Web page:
What is the statute of limitations on an outstanding credit card debt?

UPDATED: Jul 27, 2011

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What is the statute of limitations on an outstanding credit card debt?

I have an outstanding debt in the amount of $5,807.86 with a bank, which has been sent to collections. I have not had any dealings with that bank in 6 years, and do not have an account with them anymore. I want to know what the statute of limitations is in this case. I signed up for the credit card in MD, but I live in MI now. The debt is currently accruing interest, and I have no way to pay it back (I am unemployed and without income or assets). I am considering the collections agency’s offer of paying a minimum monthly amount of $37. Is this the best/only option?

Asked on July 27, 2011 Michigan


FreeAdvice Contributing Attorney / FreeAdvice Contributing Attorney

Answered 11 years ago | Contributor

In most states in this country, the statute of limitations for a breach of a written agreement is four years from the breach. However, with an obligation such as a credit card debt, the statute could be interpreted as starting to run from the last payment made for time computation purposes or the last charge made whatever is the last event.

A six year period for not using the credit card or making any payments on it where no lawsuit has been filed may bar a lawsuit for the $5,807.86 amount in your case.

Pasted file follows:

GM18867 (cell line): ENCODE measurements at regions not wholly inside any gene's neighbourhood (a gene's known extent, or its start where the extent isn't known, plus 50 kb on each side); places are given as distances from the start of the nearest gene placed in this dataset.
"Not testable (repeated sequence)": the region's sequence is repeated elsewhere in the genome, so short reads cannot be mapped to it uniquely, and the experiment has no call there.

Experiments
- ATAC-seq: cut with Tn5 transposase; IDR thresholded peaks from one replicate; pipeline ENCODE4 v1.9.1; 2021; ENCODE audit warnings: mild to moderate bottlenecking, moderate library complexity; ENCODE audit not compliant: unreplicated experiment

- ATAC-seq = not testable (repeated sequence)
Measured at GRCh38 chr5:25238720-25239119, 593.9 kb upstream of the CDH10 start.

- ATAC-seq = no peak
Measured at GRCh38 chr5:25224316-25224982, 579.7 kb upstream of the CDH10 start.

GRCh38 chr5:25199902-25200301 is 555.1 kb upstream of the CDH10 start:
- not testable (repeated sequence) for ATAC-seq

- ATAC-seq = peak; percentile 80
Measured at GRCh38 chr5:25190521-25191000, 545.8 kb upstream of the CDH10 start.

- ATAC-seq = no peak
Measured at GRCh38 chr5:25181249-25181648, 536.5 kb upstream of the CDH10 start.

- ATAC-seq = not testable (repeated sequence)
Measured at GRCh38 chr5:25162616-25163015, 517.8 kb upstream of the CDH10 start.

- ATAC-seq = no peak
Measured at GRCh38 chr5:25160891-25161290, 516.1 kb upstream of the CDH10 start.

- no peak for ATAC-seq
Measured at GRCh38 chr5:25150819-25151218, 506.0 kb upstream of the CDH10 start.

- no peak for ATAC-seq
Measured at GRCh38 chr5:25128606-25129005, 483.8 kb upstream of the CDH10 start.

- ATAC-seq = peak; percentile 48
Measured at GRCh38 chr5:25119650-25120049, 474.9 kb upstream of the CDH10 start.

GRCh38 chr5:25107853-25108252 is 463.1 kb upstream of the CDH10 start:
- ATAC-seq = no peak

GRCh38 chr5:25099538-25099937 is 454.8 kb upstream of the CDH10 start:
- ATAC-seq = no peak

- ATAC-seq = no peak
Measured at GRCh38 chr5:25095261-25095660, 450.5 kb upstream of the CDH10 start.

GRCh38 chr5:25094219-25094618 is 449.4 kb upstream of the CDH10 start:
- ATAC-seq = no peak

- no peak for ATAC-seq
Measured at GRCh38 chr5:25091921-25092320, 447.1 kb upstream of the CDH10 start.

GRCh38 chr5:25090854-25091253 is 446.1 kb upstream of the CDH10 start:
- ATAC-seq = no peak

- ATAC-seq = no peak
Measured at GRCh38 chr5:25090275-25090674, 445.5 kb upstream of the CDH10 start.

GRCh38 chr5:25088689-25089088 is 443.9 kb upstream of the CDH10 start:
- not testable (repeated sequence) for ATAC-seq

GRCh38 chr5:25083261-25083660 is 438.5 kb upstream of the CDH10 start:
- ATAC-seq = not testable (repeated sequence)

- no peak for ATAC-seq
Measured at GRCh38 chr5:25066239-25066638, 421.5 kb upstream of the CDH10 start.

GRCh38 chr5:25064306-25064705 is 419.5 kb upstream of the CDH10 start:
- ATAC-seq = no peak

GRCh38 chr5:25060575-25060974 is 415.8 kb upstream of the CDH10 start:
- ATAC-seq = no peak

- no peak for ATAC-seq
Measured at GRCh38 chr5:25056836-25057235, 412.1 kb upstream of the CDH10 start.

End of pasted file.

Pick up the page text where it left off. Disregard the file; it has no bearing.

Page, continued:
You need to do some research on the statute of limitations issue concerning the state(s) where the credit card was obtained from and used for a more definitive answer. Your county bar association may have a program where attorneys help advise people on their problems. Try calling your county bar association if there is any such program.

Good luck.

IMPORTANT NOTICE: The Answer(s) provided above are for general information only. The attorney providing the answer was not serving as the attorney for the person submitting the question or in any attorney-client relationship with such person. Laws may vary from state to state, and sometimes change. Tiny variations in the facts, or a fact not set forth in a question, often can change a legal outcome or an attorney's conclusion. Although AttorneyPages.com has verified the attorney was admitted to practice law in at least one jurisdiction, he or she may not be authorized to practice law in the jurisdiction referred to in the question, nor is he or she necessarily experienced in the area of the law involved. Unlike the information in the Answer(s) above, upon which you should NOT rely, for personal advice you can rely upon we suggest you retain an attorney to represent you.

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